Scoring a tour of the Modernist Cuisine kitchens near Seattle is catnip for food writers like me. Not only do they have all the toys, they have industrial versions of all the toys: rotovap machines, blast freezers, steam ovens, you name it. But the thing I remember most about my tour a few years back was a plain-Jane Samsung home oven in the middle of it all. Modernist’s head chef, Francisco Migoya, opened its door and pointed at a cast-iron pot in the middle of it that was so dark, it seemed not to reflect any light.
Amid this nerd gadget treasure trove, he said something like: That forty-dollar pot? That’s the best tool you can buy to make good bread at home.
Thanks to that pot and a near-perfect recipe, I now make loaves of fantastic bread a couple times a week. This is not a brag. The bread I make takes almost no skill on my part. I just lucked into what turned out to be the apex of what you can get by combining culinary sloth and the right tool for the job. While the internet is full of folks who are obsessed with the sourdough loaves they slaved over (it’s a whole process), you can make an outstanding loaf with a bit of time and almost zero effort.
The Lodge 3.2-Quart Cast Iron Combo Cooker (aka “the LCC3”) is where the magic happens. It is a curious animal. Taken apart, the “lid” is also a skillet, and the bottom is a big sauce pot. Put the former on top of the latter and you’ve got a Dutch oven that, with its two handles, looks a bit like a kid with a ball cap on sideways. Flip it so the skillet is underneath and you have an ideal vessel for baking bread. The loaves I make have a lovely dark crust and a beautiful, springy interior, which is known as the crumb. If I bought what I made at a fancy bakery, I would be 100 percent satisfied, every time. Priced at $50 (only $40 on Amazon) and weighing 13 pounds, the Combo Cooker is so cheap that I occasionally give it as a gift, as long as the shipping is free.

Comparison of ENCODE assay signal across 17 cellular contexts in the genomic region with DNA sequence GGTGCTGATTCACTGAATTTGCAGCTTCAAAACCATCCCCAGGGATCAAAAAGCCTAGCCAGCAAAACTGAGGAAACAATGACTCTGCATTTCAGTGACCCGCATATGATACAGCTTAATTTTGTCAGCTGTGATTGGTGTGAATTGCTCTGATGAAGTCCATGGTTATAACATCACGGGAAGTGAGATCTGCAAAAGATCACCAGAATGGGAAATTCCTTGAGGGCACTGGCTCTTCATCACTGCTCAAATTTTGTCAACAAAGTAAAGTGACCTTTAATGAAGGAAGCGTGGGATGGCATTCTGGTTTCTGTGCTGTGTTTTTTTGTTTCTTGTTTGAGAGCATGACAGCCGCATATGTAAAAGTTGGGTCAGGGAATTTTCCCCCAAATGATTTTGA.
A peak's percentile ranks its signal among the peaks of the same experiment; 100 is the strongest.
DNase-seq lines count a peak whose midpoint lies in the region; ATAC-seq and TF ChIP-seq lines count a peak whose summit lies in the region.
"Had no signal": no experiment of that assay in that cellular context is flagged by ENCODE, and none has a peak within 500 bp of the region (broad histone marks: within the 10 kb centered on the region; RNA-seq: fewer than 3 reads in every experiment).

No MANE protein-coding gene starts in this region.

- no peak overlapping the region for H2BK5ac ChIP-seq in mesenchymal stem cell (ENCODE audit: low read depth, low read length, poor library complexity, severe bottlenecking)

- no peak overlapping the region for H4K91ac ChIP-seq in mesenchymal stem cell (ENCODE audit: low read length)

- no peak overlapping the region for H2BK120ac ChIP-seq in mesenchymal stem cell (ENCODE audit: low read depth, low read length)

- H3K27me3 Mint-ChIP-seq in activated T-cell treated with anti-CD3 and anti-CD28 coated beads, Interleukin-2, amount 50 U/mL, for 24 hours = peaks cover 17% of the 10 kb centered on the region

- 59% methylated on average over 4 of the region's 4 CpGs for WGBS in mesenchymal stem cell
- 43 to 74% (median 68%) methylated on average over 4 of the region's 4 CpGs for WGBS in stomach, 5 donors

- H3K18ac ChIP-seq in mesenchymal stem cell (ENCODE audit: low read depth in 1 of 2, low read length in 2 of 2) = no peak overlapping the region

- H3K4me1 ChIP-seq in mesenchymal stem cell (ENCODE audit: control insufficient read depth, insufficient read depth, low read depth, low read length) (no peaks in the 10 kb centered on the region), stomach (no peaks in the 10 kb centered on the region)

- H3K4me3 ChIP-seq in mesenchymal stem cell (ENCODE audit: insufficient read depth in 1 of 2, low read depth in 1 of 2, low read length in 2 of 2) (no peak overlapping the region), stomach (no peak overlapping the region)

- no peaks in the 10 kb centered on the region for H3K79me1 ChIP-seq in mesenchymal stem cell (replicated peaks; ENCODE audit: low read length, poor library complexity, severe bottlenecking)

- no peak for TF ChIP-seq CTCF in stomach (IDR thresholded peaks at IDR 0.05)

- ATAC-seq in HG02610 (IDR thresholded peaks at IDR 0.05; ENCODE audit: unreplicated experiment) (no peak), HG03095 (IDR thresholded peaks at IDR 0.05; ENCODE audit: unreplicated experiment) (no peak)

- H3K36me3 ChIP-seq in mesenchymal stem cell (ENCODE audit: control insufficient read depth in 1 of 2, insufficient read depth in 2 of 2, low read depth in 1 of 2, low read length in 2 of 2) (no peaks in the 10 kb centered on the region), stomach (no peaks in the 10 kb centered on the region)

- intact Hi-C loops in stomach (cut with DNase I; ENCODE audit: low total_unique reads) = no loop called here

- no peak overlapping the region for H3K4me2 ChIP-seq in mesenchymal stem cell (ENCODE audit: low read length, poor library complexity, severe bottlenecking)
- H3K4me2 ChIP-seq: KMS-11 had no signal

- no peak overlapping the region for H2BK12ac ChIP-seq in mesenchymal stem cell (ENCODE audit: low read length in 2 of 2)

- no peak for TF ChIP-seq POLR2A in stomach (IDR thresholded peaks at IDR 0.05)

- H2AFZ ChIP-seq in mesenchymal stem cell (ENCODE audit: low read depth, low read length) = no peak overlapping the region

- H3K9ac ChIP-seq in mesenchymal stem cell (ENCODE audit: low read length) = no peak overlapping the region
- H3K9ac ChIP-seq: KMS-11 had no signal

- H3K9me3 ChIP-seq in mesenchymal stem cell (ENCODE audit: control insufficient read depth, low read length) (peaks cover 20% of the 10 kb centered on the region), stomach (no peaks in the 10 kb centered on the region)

A huge part of why I like it so much is the recipe that makes it shine: Jim Lahey’s no-knead bread, something that got a huge boost from a pair of Mark Bittman stories in The New York Times, then was forever enshrined in his own book and Modernist Bread. Instead of requiring lots of kneading or mixing, time does the grunt work. Combine flour, yeast, and salt, then add water and mix until it holds itself together in what’s known as a “shaggy mass.” After that, stick it on the counter overnight. Shape it into a ball in the morning, let it rise again for a bit, then put it into the preheated Lodge and bake it. When I’m on my game, the manual labor takes all of about 10 minutes. By waiting it out with that overnight rise, you allow the gluten in the dough to strengthen and the flavors from the fermenting yeast to develop, a technique known both as autolyse and sleeping.
There are still plenty of magic tricks left when you switch over to the pot. One of my favorites is how, with dough in it, it becomes a steam oven, a fetish item among bakers and chefs. With the pot’s relatively tight seal, the steam released from the dough is trapped inside, helping make heat transfer to the dough particularly efficient. It’s effectively a very stable little oven inside of your larger one, and keeping the steam inside allows the surface of the loaf to stretch during baking so the interior can rise as it cooks.